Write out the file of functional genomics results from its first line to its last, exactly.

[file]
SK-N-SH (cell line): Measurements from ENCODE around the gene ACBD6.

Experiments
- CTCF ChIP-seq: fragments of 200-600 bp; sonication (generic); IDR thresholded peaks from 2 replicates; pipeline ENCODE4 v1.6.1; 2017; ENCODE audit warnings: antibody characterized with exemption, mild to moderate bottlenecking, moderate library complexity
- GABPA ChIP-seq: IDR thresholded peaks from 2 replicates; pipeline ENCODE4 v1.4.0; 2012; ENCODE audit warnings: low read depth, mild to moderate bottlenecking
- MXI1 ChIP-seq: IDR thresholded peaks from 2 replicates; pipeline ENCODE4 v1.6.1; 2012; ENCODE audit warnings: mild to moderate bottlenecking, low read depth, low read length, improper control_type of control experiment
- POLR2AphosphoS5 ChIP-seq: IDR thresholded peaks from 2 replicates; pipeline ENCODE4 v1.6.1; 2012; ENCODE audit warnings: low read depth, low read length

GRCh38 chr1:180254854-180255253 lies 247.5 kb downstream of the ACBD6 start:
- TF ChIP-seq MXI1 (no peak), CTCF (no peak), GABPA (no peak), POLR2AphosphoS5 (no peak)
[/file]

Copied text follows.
SK-N-SH (cell line): Measurements from ENCODE around the gene ACBD6.

Experiments
- CTCF ChIP-seq: fragments of 200-600 bp; sonication (generic); IDR thresholded peaks from 2 replicates; pipeline ENCODE4 v1.6.1; 2017; ENCODE audit warnings: antibody characterized with exemption, mild to moderate bottlenecking, moderate library complexity
- GABPA ChIP-seq: IDR thresholded peaks from 2 replicates; pipeline ENCODE4 v1.4.0; 2012; ENCODE audit warnings: low read depth, mild to moderate bottlenecking
- MXI1 ChIP-seq: IDR thresholded peaks from 2 replicates; pipeline ENCODE4 v1.6.1; 2012; ENCODE audit warnings: mild to moderate bottlenecking, low read depth, low read length, improper control_type of control experiment
- POLR2AphosphoS5 ChIP-seq: IDR thresholded peaks from 2 replicates; pipeline ENCODE4 v1.6.1; 2012; ENCODE audit warnings: low read depth, low read length

GRCh38 chr1:180254854-180255253 lies 247.5 kb downstream of the ACBD6 start:
- TF ChIP-seq MXI1 (no peak), CTCF (no peak), GABPA (no peak), POLR2AphosphoS5 (no peak)